uestion: I have Japanese Beetles that are damaging my roses. What is the best way to get rid of them?
nswer: Adult Japanese Beetles are very active from mid-July through August and they especially like roses. These beetles are about half-inch long and are metallic green and bronze in color. The beetles are slow and one easy way to get rid of them is by picking them off the plant by hand and dropping them into a bucket of soapy water. This is the method I use to quickly get rid of them. They usually start feeding on the top of the plant and the fact that beetles are on a plant will attract more beetles.
Several insecticides are effective against Japanese Beetles feeding on foliage. Some examples are carbaryl (Sevin) and permethrin (Astro EC). These provide about two weeks of protection and repeated applications may be needed.
The life cycle of a beetle includes a grub stage. The adult females lay eggs in mid-summer in lawns, turf and cultivated land which hatch into beetle larvae or grubs. The grubs will feed on the roots of grasses and other plants. When the soil cools in the fall, the grubs will pass the winter deep in the soil. They will then move upward in the soil in the spring to begin feeding again, complete their growth and emerge from the soil as beetles in the middle of June. Grubs are easier to control when they are small, so early August is the best time to apply insecticide to the lawn. A Purdue Extension article E-75-W “Japanese Beetles in the Urban Landscape” provides more information on recommended insecticides and control methods for the grub stage.
I used insecticides to control grubs one year. And, I’m sure that it reduced the grubs in the soil and the number of Japanese Beetles emerging from my yard the next summer. However, I later realized that beetles will travel 1 -2 miles to find the plants that they prefer. And eliminating grubs on my property doesn’t impede the growth of grubs in the surrounding neighborhood lawns. The next year, I seemed to have just as many Japanese beetles on my plants as I did before. But, my lawn was healthier!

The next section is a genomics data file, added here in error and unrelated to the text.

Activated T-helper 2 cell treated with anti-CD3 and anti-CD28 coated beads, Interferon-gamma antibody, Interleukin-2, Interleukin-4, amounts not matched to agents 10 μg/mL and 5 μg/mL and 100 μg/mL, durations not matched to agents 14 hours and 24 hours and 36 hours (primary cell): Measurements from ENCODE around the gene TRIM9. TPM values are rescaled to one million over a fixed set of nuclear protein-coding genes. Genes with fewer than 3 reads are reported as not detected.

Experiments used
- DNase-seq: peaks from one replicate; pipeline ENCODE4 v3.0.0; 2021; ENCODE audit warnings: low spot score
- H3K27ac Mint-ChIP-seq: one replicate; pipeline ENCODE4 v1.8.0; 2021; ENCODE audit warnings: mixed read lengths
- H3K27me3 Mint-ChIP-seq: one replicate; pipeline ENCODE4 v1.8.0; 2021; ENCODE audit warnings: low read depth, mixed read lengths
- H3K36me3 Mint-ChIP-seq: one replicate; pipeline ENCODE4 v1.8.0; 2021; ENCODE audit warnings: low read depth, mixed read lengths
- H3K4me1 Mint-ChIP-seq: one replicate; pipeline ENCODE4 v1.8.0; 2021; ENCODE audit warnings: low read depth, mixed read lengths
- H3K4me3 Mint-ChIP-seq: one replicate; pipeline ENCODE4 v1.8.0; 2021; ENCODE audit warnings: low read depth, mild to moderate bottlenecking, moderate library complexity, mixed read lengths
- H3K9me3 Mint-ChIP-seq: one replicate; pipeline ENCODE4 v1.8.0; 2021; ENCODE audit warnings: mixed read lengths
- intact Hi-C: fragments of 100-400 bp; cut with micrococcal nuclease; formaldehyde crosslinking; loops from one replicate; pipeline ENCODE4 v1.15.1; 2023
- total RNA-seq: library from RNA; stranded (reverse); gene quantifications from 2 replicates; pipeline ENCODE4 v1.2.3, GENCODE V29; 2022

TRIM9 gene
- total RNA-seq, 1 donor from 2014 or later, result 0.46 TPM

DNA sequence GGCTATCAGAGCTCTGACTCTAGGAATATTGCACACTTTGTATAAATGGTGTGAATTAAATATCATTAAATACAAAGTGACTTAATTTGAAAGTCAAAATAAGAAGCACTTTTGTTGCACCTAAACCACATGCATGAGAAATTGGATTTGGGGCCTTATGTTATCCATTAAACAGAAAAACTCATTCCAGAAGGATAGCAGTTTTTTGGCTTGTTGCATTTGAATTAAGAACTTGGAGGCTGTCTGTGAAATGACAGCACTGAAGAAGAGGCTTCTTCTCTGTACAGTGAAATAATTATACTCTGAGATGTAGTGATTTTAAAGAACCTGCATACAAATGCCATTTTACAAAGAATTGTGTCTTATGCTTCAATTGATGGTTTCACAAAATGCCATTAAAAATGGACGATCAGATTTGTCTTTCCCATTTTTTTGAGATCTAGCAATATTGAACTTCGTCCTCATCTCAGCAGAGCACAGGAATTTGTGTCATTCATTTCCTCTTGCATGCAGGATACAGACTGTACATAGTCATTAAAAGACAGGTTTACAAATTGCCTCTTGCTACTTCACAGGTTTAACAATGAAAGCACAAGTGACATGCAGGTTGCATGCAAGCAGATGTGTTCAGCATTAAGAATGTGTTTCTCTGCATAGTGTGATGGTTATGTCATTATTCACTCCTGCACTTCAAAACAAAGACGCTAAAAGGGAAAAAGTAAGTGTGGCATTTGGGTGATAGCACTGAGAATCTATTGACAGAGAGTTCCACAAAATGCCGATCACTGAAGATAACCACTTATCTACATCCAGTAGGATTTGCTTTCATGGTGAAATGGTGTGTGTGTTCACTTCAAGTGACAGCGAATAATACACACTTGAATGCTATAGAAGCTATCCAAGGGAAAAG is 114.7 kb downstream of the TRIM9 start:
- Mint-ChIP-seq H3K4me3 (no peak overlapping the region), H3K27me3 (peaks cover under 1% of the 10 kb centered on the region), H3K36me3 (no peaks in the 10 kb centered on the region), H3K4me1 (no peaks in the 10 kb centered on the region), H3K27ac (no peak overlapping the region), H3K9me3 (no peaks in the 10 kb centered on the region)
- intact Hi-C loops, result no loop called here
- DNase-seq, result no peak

Some folks will strongly argue for Japanese Beetle traps. These pheromone traps have scents that will attract both male and female beetles. In fact, they will lure beetles from several thousand feet away toward the traps. While the traps will catch a lot of beetles, research has shown that more beetles will fly toward the traps than are actually caught. You’ll actually be encouraging more beetles to come into your yard to feed on the plants.
Japanese Beetles are just one insect that is active at this time. The hot summer days brings out many more insects into the garden and it’s important to identify the good bugs from the bad bugs.
The Greene County Master Gardeners are hosting a class on insects that are commonly found in gardens this time of the year. Bob Bruner, an entomologist and Purdue Extension Ag & Natural Resourced Educator in Clay and Owen Counties, will be conducting the class at the Greene County Community Event Center at the 4-H fairgrounds on Thursday, Aug. 3 at 6 pm. If you are interested in learning more about garden insects, please come on out. Admission is free.
This question was answered by Lila Massa, Greene County Master gardener. Send your garden-related questions directly to the Master Gardeners. Email your question to GardenQuestions45@gmail.com or send by mail to Ask a Greene Gardener c/o Greene County Extension, 4513 SR 54, Bloomfield, IN 47424.